If your race fan here in Indy or anywhere in the world you remember the voice of Chris Economaki.
Chris Economaki, known as the “Dean of American Motorsports,” died early Friday morning. He was 91.
Here are some thoughts around the racing community.
“The passing of Chris Economaki is a tough loss for me on both a personal and professional level, having known Chris throughout my life,” said Brian France, NASCAR chairman and CEO. “Many people consider Chris the greatest motorsports journalist of all time. He was, indeed, ‘the Dean.’ Chris was a fixture for years at NASCAR events, and played a huge role in growing NASCAR’s popularity. I’ll miss seeing him and of course, I’ll miss hearing that voice. Our thoughts and prayers are with his daughters Corinne and Tina and the rest of Chris’ family.”
Others offered their thoughts on Economaki’s legacy and contributions to motorsports journalism.
Jeff Gordon: “Speed Sport News is something that I read religiously. Chris did a lot for that newspaper and for motorsports, and he was passionate about all of it. The last time I saw him was earlier this year, and still that is all he thought about was racing. And he cared so much about what was happening in this sport and wanted to make a difference and wanted to get those stories out there. It’s just not very often that you come across somebody that puts their heart and soul and entire life mission into that.”
Matt Kenseth: “You would hear him when NASCAR racing first started being on TV, or at least being on TV in Wisconsin before I could see it in person, and you couldn’t help but notice Chris. He was one of the first and probably the most recognizable and famous voices there was with motorsports, and I’m sad to hear about his passing.”
Danica Patrick: “I just know how instrumental he’s been in certain things and how long he’s been around. It’s sad. It’s sad that any time someone who has been around forever and is a legend dies.”
Grant Lynch, Talladega Superspeedway chairman: ” “Our hearts are heavy at the loss of Chris Economaki. Chris was a legend of motorsports media and will truly be missed. He touched so many lives during his time in our sport, not just those he that interviewed, but the thousands of readers and viewers who enjoyed his stories. Our thoughts and prayers are with his family during this time.”
Mike Joy, NASCAR on Fox and Speed play-by-play announcer: “Chris Economaki became the prototype for all radio and television journalists in his sport. His depth of knowledge and skilled questioning made network execs understand that auto racing needed specialists to properly cover the sport. Chris opened the door for a whole generation of voices you hear today, and we are all indebted to him.”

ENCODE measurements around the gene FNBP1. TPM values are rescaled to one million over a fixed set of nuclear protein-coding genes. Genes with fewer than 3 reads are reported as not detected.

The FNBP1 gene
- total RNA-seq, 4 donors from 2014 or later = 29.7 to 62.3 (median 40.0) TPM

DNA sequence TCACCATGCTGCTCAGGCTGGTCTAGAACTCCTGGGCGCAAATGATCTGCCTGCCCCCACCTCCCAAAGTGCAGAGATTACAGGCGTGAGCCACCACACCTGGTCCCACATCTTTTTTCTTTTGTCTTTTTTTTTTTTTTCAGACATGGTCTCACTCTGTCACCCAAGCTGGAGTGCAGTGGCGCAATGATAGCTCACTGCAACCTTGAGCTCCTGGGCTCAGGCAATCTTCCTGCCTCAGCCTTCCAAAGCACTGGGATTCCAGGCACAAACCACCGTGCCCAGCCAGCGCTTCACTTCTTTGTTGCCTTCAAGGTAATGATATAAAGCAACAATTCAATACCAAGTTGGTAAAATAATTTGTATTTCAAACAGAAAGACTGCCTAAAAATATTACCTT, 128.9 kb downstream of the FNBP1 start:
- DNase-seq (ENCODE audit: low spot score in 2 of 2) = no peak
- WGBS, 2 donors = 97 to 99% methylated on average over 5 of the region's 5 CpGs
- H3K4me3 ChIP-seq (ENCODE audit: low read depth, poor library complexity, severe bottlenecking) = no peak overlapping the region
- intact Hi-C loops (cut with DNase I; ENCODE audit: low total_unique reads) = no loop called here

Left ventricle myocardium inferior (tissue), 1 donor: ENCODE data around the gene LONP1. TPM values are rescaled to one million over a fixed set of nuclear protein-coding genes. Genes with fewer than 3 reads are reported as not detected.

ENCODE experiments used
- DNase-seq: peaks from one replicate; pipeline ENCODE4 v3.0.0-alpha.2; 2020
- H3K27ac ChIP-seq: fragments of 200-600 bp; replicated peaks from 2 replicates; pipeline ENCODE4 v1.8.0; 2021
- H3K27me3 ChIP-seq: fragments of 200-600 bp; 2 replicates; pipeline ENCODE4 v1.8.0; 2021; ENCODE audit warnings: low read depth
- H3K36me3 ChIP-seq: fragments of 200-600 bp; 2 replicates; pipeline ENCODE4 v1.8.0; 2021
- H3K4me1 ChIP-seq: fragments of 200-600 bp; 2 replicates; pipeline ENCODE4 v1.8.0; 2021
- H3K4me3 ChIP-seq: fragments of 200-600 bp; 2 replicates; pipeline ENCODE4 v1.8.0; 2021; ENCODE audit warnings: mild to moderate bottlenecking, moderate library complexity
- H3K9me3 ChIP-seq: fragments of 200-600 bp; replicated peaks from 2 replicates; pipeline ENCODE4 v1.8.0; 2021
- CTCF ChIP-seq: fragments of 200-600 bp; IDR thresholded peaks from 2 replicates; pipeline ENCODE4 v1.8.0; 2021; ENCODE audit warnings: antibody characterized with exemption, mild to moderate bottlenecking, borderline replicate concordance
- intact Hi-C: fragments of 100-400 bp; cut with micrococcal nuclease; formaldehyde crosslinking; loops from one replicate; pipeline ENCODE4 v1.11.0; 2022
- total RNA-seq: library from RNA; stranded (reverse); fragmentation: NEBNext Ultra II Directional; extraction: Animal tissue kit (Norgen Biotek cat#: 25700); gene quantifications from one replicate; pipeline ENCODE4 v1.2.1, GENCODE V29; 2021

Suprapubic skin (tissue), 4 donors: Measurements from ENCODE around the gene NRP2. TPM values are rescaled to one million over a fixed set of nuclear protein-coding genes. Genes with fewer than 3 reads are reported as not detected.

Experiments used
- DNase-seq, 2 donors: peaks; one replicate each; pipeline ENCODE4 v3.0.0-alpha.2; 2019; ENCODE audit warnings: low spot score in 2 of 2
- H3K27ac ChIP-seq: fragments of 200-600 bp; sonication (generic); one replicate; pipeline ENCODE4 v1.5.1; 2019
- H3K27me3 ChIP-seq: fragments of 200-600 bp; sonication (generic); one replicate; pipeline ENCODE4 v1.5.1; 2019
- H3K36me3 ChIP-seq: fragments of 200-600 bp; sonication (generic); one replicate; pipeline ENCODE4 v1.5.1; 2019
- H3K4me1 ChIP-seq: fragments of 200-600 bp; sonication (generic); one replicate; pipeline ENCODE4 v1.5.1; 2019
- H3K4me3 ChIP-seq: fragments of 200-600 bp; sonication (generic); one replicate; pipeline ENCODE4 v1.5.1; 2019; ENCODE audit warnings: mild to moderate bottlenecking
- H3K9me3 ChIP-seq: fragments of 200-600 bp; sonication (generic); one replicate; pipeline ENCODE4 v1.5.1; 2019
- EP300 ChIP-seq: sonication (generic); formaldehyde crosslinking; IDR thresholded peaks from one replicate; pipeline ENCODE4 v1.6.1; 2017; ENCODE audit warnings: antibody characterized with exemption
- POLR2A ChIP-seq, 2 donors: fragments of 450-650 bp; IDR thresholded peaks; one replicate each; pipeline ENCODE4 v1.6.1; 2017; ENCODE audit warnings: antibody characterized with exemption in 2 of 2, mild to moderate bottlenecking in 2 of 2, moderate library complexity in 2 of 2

Dr. Dick Berggren, veteran motor sports journalist and Speed reporter: “Chris was the most premier auto racing journalist who ever was and ever will be. We’ll never again see someone as incredibly diverse and successful at his craft. Chris was every bit as at home with a microphone at a local short track as he was covering the Indianapolis 500 or Daytona 500. Dave Despain and I had a similar conversation with Chris regarding how we could improve our performance. Chris said simply, ‘Ask a good question.’ How appropriate today when some journalists make a statement to the driver or athlete and expect him or her to agree, but they don’t ask a question.”
Ralph Sheheen, voice of AMA on Speed and co-owner, publisher of National Speed Sport News: “Chris Economaki was the Dean of American Motorsports Journalism. With his typewriter and unmatched enthusiasm he made National Speed Sport News the most-read racing publication and his Editor’s Notebook an absolute must-read. With his voice he made racing exciting and helped to elevate it in the mainstream sports world through television and radio. Everyone in the racing community, whether they are members of the media, racers or fans, owes Chris a debt of gratitude for his passion and dedication to racing.”